JPL 3.x Java API overview


Table of Contents


Introduction

The JPL 3.0.1 Java-calls-Prolog API provides a set of classes that hide almost all of the messy detail in the Low-Level Interface.  It is less flexible than the Low-Level Interface, but it also has less of a learning curve, and in many ways is more natural and Prolog-like than the Low-Level Interface.

The Java package jpl contains all of the classes in this interface.  None of the classes correspond with any of the data types in the Prolog Foreign Language Interface (FLI).
 

The Class Hierarchy

The API consists of the following class hierarchy:

Term
|
+--- Variable
|
+--- Compound
| |
| +--- Atom
|
+--- Integer
|
+--- Float

Query

JPLException
|
+-- PrologException

Term is an abstract class: only its subclasses can be instantiated.

Each instance of Query contains a Term (denoting the goal which is to be proven), and much more besides.

Each instance of Compound has a (java.lang.String) name and an array of (Term) arguments (it must have at least one).

Atom is a specialisation of Compound with zero arguments.
 

Initializing Prolog

The jpl.JPL class initializes the Prolog VM (e.g. libpl.dll in Win32), if necessary, when the first Query is activated, using default parameter values.  Before initialization takes place, these default values can be read, and altered.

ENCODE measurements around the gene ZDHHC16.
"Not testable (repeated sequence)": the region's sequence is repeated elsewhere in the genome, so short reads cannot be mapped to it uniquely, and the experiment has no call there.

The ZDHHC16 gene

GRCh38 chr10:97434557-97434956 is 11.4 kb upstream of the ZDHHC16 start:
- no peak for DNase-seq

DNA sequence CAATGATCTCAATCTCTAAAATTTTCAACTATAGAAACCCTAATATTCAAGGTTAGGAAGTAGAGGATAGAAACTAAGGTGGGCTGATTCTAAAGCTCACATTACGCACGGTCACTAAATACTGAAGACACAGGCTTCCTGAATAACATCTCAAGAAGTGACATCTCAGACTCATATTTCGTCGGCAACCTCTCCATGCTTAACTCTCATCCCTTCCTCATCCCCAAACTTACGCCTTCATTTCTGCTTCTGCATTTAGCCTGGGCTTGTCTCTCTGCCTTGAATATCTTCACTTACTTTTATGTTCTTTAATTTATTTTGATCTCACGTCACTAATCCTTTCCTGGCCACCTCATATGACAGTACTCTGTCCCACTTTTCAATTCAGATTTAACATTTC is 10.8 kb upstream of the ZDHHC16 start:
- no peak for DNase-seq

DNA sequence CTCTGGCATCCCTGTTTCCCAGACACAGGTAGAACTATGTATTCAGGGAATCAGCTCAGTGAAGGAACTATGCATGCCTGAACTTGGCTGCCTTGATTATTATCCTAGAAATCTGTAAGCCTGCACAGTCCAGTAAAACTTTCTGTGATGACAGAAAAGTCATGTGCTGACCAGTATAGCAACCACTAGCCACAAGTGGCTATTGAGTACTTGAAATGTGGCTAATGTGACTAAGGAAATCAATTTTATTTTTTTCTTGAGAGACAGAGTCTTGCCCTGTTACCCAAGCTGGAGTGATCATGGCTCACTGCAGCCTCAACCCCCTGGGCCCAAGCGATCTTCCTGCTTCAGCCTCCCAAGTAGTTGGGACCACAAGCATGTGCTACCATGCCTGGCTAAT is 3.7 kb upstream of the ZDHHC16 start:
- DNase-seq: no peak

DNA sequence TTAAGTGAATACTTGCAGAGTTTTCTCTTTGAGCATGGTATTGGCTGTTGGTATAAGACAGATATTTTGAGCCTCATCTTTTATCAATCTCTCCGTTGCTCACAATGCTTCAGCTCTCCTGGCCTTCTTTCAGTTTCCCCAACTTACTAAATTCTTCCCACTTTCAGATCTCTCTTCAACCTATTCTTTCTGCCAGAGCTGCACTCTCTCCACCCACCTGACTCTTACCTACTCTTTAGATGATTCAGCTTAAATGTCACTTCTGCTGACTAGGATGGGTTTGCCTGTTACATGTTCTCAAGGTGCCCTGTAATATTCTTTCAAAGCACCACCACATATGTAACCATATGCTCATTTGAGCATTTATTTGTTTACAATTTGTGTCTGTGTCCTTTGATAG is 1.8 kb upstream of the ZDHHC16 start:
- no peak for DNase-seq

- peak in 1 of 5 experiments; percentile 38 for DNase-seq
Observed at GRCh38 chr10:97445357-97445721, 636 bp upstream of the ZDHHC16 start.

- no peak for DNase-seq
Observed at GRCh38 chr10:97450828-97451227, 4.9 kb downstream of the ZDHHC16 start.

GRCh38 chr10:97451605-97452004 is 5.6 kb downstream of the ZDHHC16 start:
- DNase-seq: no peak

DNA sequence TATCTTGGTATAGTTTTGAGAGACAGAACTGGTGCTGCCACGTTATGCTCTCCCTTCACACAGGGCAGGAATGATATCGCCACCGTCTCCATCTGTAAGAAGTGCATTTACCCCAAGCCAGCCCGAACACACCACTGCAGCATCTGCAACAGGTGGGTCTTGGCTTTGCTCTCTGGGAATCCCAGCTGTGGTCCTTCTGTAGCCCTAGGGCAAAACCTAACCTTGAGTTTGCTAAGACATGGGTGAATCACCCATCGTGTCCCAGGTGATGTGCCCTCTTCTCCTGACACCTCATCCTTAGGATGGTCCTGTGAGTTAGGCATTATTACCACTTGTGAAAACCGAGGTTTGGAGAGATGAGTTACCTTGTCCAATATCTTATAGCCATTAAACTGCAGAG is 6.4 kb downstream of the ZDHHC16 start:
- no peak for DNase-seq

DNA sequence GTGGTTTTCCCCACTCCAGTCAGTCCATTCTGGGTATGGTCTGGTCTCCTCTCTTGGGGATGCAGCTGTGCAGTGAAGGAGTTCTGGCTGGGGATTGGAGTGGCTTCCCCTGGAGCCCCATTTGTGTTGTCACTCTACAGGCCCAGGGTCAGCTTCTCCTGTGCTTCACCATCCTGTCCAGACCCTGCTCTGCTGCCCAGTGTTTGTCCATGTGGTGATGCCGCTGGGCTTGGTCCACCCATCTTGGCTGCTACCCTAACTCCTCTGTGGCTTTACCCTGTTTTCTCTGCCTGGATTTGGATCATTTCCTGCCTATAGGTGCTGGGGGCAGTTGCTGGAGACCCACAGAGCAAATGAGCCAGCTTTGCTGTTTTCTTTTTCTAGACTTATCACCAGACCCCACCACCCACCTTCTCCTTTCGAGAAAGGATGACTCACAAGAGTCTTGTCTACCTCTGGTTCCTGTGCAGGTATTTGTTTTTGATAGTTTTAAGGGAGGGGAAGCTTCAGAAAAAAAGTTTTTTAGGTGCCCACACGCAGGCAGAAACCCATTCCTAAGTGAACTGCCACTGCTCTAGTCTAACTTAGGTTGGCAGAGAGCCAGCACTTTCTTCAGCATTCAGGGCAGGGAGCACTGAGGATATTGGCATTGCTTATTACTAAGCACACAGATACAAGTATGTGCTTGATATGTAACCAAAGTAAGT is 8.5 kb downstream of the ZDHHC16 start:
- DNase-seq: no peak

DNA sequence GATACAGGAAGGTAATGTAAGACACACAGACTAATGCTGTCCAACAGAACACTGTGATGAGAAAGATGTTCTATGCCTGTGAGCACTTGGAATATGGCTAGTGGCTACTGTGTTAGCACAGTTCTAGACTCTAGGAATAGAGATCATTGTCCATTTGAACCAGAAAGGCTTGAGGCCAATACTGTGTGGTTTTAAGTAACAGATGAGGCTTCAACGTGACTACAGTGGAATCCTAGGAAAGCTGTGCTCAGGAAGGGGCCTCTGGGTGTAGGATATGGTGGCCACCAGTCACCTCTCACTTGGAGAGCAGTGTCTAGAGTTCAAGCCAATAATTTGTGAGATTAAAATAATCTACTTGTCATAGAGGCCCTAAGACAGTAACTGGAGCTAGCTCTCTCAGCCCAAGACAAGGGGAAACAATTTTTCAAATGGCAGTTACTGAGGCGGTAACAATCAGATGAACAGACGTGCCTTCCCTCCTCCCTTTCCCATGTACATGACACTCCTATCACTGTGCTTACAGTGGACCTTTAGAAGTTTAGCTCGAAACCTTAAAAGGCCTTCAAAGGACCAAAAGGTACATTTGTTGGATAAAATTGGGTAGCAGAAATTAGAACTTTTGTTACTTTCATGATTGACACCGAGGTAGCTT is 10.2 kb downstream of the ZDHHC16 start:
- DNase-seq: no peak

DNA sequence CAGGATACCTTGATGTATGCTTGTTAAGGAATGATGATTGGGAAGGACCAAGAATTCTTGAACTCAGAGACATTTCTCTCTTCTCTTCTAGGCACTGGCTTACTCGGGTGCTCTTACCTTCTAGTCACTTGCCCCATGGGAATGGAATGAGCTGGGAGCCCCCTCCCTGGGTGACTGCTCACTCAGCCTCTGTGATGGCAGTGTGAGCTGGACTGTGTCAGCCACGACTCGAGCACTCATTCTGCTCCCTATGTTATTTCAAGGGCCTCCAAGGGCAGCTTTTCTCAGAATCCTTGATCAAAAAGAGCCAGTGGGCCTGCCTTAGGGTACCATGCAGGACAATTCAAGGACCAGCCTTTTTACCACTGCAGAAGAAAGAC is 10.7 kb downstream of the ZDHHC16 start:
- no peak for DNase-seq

public String[] getDefaultInitArgs();
public void setDefaultInitArgs(String[] args);

After initialization, the parameter values which were actually used can be read.

public String[] getActualInitArgs();

(This method returns null if initialization has not occurred, and thus it can be used as a test.)
This allows Java library classes to employ JPL without placing any burden of initialization upon the applications which use them.  It can also ensure that the Prolog VM is initialized only if and when it is needed.

Explicit initialization is supported as in JPL 1.0.1:

public void init();
public void init( String args[] );

Java code which requires a Prolog VM to be initialized in a particular way can check whether initialization has already occurred: if not, it can specify parameters and force it to be attempted; if so, it can retrieve and check the initialisation parameters actually used, to determine whether the initialization meets its requirements.
 
This version of JPL does not support reinitialization of a Prolog VM.

For details about the legal parameter values, see your local Prolog documentation.  Most users will rely on automatic initialization.
 

Creating Terms